Painting. Geodesic domes do not need to be painted for corrosion protection, a natural oxidation process occurs, creating a thin layer of protection over time. This is a huge cost-saving and adds to the return-on-investment (ROI) over the life of the storage tank.
Thermal Effects. The Aluminum Geodesic domes have a superior reflective property for mill-finish aluminium, and it protects the stored product from UV and weather exposure allowing for a cooler product. Emission is reduced due to direct exposure to sunlight by covering an open-top EFR style tank, that resulted in lower overall product temperature. A dome installed over an EFR can cut emissions by over 90%.
Weight. The geodesic dome is a lightweight construction. The weight of a geodesic dome is about 1/3 in weight or less in comparison with a self-supporting steel cone roof. For new tanks, the lightweight allows cost savings on the foundations as well as the tank shell. Due to the lightweight of the dome, it is also suitable for the retrofitting of existing tanks, that are initially designed to operate without a roof. (Fig 11)
Installation. A Geodesic dome has the benefit of being installed while the tanks are in service. It could be built on the ground beside the tank or even on an EFR and lifted into place with a crane. The construction of the geodesic dome does not require any hot work. It takes less time to be done and the customer can have the tank in service much earlier than the time it will take to finish a steel cone roof that needs to be welded. An example indicated that for an ADRT with IFR a 68% lower labour requirement was needed – 6880 man-hours vs 21930 man-hours. Installation was done in approximately 40% of the time with a lower-skilled labour team. (Fig. 12)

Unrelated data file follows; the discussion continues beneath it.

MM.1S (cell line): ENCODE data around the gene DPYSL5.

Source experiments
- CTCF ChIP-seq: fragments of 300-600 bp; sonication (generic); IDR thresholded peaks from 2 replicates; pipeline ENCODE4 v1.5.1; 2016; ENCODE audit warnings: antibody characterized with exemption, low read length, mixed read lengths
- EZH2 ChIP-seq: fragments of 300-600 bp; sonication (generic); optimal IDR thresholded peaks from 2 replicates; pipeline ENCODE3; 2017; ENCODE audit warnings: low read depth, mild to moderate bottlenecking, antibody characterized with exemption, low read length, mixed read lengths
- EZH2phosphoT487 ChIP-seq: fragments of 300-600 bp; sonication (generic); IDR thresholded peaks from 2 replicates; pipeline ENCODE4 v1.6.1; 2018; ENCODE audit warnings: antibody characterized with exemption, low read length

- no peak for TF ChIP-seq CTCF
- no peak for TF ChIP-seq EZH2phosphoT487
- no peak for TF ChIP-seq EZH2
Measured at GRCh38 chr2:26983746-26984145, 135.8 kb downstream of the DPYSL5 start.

Pressure. Unless specified the customer has a different request, the Internal design pressure shall not exceed the weight of the roof. The internal pressure of ADRTs is limited per API 650 G.4.3 to 9″ of water. There has been testing performed to 26″ of water and petroleum applications are in service to 17″ of water. The ability to contain pressure is specific to the design and manufacturer.
Gasket compatibility. A critically important aspect that needs to be considered with geodesic domes is the gasket compatibility with the product stored in a storage tank when NO floating roof is used.